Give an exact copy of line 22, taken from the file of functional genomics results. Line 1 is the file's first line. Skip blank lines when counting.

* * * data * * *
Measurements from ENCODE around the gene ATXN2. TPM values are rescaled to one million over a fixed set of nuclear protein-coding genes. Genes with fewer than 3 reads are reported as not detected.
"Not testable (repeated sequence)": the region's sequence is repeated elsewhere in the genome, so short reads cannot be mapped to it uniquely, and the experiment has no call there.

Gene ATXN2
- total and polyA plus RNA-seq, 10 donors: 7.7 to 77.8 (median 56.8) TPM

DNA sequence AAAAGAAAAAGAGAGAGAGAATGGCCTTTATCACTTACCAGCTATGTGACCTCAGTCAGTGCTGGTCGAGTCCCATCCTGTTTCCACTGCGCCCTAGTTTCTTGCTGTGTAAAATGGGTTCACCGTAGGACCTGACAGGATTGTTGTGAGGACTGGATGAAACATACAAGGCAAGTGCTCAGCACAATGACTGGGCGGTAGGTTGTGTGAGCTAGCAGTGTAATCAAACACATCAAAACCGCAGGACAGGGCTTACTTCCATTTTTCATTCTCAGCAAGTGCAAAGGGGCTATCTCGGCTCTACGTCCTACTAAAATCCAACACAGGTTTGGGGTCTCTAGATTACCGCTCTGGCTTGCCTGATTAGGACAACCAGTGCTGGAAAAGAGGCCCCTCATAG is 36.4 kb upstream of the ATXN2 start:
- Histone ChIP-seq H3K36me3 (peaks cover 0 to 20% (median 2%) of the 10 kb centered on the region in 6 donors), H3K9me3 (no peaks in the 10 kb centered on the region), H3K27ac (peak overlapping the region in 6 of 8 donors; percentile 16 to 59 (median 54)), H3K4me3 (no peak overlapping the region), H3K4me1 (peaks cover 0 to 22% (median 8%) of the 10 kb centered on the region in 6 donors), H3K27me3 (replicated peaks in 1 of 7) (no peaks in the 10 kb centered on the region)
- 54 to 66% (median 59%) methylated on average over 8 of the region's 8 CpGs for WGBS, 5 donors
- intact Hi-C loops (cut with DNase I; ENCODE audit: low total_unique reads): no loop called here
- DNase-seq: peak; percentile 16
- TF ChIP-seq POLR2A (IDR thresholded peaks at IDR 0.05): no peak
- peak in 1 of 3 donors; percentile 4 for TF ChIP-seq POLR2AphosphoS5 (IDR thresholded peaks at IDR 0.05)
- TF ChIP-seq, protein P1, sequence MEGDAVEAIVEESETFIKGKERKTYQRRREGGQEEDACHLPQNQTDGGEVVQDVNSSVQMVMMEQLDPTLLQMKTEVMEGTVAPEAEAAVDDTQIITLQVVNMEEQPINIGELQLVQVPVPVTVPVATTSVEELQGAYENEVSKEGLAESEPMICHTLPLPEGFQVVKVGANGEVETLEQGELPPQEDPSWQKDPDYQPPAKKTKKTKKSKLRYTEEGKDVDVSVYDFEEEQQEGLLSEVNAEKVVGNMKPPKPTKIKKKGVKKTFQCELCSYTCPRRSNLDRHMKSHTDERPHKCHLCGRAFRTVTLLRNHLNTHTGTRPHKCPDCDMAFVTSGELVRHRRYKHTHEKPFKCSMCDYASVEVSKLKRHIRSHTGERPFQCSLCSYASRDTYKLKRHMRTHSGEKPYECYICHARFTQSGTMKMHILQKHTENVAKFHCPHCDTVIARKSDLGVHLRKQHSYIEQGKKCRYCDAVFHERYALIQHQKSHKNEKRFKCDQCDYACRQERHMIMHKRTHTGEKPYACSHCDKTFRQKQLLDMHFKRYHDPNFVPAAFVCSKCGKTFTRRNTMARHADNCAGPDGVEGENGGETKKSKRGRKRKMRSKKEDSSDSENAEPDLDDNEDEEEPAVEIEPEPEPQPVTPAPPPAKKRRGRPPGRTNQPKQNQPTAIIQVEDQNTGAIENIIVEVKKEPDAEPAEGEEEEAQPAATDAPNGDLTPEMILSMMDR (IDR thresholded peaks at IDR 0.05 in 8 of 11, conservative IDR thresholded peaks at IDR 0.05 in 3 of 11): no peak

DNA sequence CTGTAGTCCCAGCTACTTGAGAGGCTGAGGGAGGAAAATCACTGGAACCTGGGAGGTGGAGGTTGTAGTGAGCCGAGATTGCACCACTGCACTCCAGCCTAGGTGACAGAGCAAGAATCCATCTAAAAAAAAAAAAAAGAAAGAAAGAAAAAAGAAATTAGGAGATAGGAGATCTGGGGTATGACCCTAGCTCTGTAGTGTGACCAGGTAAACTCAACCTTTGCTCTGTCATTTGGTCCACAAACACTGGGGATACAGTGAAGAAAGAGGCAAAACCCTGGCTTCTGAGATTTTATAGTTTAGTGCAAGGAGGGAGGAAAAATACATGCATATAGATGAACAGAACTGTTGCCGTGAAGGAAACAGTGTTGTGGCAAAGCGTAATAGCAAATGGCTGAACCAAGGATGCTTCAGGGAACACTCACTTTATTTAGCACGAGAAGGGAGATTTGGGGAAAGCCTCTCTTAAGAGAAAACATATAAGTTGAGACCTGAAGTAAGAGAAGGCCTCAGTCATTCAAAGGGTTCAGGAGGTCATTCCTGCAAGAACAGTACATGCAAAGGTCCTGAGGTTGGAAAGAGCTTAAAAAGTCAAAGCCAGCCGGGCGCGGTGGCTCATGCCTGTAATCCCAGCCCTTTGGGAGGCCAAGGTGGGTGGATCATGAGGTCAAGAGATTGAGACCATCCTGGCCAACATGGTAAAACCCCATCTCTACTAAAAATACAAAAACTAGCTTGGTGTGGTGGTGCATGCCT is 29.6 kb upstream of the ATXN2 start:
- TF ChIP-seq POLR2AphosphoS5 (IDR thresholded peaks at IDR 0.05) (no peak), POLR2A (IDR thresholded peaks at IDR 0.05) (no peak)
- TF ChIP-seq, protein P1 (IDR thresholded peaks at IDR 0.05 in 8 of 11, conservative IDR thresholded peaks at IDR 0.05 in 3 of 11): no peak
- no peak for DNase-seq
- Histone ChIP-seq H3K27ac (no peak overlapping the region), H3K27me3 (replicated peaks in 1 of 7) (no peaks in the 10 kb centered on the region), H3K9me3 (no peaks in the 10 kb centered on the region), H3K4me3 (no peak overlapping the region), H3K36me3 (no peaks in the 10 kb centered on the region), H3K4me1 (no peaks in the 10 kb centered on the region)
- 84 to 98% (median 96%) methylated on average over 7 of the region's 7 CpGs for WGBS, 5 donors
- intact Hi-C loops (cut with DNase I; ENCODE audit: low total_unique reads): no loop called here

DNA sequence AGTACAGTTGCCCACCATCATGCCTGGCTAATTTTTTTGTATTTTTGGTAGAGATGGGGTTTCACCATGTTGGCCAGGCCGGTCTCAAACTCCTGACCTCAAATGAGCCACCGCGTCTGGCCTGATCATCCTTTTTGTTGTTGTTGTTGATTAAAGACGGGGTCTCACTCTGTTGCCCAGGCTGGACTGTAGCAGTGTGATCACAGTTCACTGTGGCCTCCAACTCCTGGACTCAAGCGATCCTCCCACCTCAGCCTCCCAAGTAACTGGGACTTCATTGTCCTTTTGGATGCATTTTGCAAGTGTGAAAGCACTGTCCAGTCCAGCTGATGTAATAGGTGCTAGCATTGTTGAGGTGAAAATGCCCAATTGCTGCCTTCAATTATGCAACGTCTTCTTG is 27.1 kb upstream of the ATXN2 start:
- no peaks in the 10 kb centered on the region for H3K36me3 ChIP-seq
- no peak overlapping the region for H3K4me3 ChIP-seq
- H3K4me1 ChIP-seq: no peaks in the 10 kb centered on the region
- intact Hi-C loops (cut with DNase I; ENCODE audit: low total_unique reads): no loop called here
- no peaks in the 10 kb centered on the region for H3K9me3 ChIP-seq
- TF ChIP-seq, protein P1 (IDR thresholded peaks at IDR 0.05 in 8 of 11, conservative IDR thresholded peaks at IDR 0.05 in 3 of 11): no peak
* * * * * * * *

- no peak overlapping the region for H3K4me3 ChIP-seq